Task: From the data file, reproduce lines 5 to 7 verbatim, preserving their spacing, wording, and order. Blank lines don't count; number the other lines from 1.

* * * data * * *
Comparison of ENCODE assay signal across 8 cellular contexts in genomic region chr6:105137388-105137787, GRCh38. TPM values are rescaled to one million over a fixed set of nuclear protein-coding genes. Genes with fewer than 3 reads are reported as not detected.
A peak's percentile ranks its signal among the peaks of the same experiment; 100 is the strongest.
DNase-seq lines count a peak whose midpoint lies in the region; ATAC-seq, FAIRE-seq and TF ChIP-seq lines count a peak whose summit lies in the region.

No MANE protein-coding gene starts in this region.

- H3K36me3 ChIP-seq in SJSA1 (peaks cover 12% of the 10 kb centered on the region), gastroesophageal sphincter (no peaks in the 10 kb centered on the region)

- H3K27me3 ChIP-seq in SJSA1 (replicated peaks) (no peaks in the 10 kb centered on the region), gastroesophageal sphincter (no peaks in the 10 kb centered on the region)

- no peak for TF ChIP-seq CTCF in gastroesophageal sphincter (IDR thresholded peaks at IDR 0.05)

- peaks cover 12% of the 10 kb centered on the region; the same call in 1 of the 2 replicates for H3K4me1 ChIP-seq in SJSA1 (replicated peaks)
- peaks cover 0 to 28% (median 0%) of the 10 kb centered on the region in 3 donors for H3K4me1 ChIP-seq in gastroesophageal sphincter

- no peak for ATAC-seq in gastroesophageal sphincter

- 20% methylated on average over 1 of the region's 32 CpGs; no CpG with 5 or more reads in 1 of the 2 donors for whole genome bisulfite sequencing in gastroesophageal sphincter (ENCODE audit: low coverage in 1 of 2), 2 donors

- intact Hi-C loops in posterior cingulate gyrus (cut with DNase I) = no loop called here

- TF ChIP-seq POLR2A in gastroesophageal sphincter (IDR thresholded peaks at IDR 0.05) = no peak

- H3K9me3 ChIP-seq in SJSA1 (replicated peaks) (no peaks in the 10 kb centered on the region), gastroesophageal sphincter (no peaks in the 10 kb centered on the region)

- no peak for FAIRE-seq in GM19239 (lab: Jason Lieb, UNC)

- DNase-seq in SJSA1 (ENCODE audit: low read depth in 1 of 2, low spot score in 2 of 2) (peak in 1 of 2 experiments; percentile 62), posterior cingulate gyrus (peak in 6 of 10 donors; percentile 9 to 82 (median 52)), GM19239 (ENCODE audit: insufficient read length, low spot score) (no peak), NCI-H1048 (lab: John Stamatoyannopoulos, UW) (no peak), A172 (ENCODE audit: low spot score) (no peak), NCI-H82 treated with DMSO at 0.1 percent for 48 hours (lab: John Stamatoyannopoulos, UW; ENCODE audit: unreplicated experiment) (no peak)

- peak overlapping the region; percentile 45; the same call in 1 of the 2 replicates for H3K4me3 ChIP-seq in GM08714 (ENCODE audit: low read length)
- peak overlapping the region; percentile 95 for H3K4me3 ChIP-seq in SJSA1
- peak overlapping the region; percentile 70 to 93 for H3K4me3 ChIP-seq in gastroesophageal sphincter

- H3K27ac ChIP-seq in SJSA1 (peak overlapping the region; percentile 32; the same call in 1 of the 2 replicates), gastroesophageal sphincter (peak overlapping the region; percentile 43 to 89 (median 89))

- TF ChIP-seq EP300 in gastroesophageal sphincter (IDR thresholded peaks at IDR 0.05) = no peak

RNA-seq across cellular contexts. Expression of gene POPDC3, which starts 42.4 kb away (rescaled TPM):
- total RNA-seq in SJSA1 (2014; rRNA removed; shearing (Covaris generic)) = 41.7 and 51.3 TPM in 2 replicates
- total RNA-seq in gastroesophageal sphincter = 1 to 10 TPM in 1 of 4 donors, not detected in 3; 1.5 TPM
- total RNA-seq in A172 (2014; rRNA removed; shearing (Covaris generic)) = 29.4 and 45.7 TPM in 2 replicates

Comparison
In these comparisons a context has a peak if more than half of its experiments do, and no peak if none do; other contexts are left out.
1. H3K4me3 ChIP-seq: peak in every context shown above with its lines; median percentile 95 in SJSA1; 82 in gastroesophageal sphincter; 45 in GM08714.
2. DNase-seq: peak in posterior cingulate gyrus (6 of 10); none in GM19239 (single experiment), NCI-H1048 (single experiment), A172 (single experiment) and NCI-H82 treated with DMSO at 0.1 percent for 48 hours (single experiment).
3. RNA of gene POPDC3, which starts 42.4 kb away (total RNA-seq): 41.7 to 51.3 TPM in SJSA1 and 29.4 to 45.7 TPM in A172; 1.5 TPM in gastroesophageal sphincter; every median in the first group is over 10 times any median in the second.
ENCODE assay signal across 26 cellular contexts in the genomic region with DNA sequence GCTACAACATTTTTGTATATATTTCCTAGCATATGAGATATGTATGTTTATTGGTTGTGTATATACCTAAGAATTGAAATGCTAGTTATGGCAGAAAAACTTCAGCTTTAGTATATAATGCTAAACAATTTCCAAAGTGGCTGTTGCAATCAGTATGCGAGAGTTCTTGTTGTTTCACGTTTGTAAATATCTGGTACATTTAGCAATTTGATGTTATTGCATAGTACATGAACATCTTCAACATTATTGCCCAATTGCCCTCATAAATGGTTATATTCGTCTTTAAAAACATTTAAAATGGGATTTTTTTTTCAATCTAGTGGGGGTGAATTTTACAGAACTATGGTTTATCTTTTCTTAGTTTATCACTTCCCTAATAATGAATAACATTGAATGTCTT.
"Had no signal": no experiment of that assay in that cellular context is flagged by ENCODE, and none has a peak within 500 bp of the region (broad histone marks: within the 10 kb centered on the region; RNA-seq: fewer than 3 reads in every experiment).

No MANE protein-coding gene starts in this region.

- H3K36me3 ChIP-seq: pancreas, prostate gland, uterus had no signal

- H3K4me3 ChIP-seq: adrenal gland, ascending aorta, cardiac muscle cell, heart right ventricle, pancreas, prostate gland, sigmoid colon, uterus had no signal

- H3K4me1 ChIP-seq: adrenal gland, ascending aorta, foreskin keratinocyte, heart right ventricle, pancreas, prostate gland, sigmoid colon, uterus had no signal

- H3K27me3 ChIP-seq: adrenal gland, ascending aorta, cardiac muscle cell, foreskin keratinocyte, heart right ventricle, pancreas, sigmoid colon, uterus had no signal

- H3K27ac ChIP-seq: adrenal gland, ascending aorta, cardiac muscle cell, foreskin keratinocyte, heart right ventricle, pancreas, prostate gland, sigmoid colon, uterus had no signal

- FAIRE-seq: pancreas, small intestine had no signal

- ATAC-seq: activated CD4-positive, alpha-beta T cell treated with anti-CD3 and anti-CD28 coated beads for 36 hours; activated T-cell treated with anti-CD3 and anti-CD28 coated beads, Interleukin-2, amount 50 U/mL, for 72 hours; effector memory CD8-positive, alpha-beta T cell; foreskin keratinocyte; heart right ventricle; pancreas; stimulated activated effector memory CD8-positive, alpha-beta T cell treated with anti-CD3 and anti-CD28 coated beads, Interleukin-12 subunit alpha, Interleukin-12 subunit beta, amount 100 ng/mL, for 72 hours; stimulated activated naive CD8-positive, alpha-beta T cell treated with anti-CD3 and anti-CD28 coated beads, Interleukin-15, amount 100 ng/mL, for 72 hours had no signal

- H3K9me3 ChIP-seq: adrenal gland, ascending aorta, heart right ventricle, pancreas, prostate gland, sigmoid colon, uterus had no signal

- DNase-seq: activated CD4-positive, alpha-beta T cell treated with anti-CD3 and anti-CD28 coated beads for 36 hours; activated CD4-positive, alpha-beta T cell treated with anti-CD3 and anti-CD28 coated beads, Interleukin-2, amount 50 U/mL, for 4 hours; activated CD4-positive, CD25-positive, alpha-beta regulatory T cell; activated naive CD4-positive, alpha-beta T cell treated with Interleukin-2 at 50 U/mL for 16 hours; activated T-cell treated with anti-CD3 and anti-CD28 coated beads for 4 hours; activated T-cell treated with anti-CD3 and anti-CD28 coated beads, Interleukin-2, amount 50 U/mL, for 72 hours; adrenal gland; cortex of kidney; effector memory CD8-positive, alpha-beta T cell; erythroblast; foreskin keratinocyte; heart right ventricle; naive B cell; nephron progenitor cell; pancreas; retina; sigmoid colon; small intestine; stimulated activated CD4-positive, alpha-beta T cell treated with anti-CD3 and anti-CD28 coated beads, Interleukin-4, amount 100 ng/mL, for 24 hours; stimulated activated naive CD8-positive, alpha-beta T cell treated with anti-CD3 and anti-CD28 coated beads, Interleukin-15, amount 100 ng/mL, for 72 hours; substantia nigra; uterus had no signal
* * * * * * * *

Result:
- H3K36me3 ChIP-seq in SJSA1 (peaks cover 12% of the 10 kb centered on the region), gastroesophageal sphincter (no peaks in the 10 kb centered on the region)

- H3K27me3 ChIP-seq in SJSA1 (replicated peaks) (no peaks in the 10 kb centered on the region), gastroesophageal sphincter (no peaks in the 10 kb centered on the region)

- no peak for TF ChIP-seq CTCF in gastroesophageal sphincter (IDR thresholded peaks at IDR 0.05)